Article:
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Transplantation and innate immunity: the lesson of natural killer cells.

Bertaina A, Locatelli F, Moretta L - Ital J Pediatr (2009)

Bottom Line: Natural killer cells have been demonstrated to play a major role in mediating an anti-leukemia effect in patients given a T-cell depleted allogeneic hematopoietic stem cell transplantation from an HLA-haploidentical family donor.A recent study on high-risk pediatric acute lymphoblastic leukemia refractory to chemotherapy further highlighted the importance of donors with alloreactive natural killer cells in haploidentical hematopoietic stem cell transplantation, as it demonstrated that these cells can emerge starting from the fourth-fifth month after the allograft and persist for many months.This study represents a major breakthrough in the cure of otherwise fatal leukemias, providing information on the best criteria for choosing the optimal donor.

View Article: PubMed Central - HTML - PubMed

Affiliation: Paediatric Haematology/Oncology, University of Pavia, Foundation IRCCS Policlinico San Matteo, Pavia, Italy.

ABSTRACT
Natural killer cells have been demonstrated to play a major role in mediating an anti-leukemia effect in patients given a T-cell depleted allogeneic hematopoietic stem cell transplantation from an HLA-haploidentical family donor. In particular, donor-derived natural killer cells, which are alloreactive (i.e. KIR/HLA mismatched) towards recipient cells, significantly contribute to the eradication of leukemia blasts escaping the preparative regimen to transplantation. A recent study on high-risk pediatric acute lymphoblastic leukemia refractory to chemotherapy further highlighted the importance of donors with alloreactive natural killer cells in haploidentical hematopoietic stem cell transplantation, as it demonstrated that these cells can emerge starting from the fourth-fifth month after the allograft and persist for many months. This study represents a major breakthrough in the cure of otherwise fatal leukemias, providing information on the best criteria for choosing the optimal donor.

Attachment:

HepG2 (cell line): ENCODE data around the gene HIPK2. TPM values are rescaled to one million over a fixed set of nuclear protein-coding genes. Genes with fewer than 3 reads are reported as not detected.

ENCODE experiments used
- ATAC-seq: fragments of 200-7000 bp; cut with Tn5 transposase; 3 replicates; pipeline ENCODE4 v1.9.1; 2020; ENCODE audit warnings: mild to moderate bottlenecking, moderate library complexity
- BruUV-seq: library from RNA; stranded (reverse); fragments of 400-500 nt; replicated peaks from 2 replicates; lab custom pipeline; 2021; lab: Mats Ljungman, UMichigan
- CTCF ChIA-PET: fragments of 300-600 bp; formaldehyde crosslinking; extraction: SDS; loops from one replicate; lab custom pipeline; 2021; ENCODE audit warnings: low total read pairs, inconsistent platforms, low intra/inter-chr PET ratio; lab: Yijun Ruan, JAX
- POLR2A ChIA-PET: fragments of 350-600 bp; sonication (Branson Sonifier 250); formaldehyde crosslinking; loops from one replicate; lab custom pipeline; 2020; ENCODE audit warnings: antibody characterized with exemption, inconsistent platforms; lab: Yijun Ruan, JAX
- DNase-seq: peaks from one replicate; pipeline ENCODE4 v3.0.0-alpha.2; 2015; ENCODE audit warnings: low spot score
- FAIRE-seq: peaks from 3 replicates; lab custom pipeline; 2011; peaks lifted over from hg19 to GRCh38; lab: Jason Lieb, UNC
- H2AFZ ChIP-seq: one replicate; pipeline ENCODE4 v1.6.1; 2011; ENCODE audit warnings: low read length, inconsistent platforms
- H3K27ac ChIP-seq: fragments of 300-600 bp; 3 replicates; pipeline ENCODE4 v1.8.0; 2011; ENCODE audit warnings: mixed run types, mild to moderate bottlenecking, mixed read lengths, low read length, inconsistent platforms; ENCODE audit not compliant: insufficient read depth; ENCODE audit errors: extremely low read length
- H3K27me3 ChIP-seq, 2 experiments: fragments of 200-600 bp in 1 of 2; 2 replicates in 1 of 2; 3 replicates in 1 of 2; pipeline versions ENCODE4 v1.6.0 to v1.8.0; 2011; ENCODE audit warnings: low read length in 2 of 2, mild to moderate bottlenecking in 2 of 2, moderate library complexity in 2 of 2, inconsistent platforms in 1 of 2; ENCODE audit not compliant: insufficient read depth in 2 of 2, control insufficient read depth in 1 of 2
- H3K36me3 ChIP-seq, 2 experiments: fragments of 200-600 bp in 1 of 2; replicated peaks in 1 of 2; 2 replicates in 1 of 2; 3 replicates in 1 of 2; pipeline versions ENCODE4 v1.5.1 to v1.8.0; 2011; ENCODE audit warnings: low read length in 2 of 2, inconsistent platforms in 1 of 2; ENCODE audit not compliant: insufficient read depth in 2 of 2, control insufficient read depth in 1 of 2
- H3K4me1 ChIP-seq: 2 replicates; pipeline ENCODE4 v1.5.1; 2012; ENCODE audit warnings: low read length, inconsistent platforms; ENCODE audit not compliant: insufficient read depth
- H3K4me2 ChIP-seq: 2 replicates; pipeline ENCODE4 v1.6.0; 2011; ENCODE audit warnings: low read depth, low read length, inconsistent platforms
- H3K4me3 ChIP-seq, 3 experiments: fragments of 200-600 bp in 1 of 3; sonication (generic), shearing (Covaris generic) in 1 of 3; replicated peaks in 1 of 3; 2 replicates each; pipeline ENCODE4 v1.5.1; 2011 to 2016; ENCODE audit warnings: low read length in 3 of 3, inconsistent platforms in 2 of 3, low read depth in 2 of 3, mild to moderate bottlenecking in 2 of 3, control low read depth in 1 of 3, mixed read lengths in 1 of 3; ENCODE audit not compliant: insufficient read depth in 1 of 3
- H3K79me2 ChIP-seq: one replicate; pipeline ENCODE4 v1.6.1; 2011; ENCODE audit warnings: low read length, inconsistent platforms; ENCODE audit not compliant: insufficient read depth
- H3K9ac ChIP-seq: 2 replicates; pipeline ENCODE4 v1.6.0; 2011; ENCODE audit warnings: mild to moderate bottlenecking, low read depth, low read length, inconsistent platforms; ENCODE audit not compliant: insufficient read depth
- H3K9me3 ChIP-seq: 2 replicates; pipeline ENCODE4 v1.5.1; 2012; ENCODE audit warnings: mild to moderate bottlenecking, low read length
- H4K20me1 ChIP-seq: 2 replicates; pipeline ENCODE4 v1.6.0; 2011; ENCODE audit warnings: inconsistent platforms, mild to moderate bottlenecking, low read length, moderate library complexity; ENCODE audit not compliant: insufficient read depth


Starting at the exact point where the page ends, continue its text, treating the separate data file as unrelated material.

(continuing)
No MeSH data available.


Related in: MedlinePlus

Donor-derived alloreactive NK cells are able to kill leukaemia targets (this preventing disease recurrence), dendritic cells (DC) of the recipient (this preventing graft-versus-host disease recurrence) and cytotoxic T-lymphocytes of the recipient (this preventing graft rejection). Modified from Ruggeri et al. Science 2002.
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Figure 2: Donor-derived alloreactive NK cells are able to kill leukaemia targets (this preventing disease recurrence), dendritic cells (DC) of the recipient (this preventing graft-versus-host disease recurrence) and cytotoxic T-lymphocytes of the recipient (this preventing graft rejection). Modified from Ruggeri et al. Science 2002.

Mentions: One of the most intriguing clinical questions related to donor NK alloreactivity involves the observation that this peculiar GVT effect is completely separated by the occurrence of GVHD, this indicating that NK cells are able to kill leukaemia targets, while sparing normal tissues. Clearly, the selectivity of the GVT effect displayed by NK cells cannot be attributed to an attack directed against antigens with a restricted expression on tumor cells, as the ligands of NK-cell KIR inhibitory receptors are, as mentioned above, determinants of HLA-class I molecules which are expressed on all nucleated cells of the body. Thus, the preferential lysis of tumor cells by NK lymphocytes can be interpreted only in view of the role played by activatory signals. Indeed, there is large experimental evidence that killing of allogeneic cells also depends on the surface density of activating receptors on NK cells and on the expression of their ligands on target cells [16,17]. It is currently accepted that leukaemia targets express on their cell surface ligands able to efficiently engage activatory KIR receptors [18]. Support to this interpretation is provided by the observation that, in the animal model, alloreactive NK cells not only lyse leukaemia blasts, but also kill recipient dendritic cells (DC) and T lymphocytes [10], all these targets belonging to cells deriving from the haematopoietic tissue, which, evidently, has a particular capacity to render NK cells efficiently active. This biological observation translates into other two relevant clinical advantages, namely prevention of GVHD, whose occurrence is certainly facilitated by the role played by recipient DC [19], and prevention of graft rejection, which is a complication mainly due to the effect of recipient cytotoxic T lymphocytes surviving the preparative regimen (see also Figure 2 for details).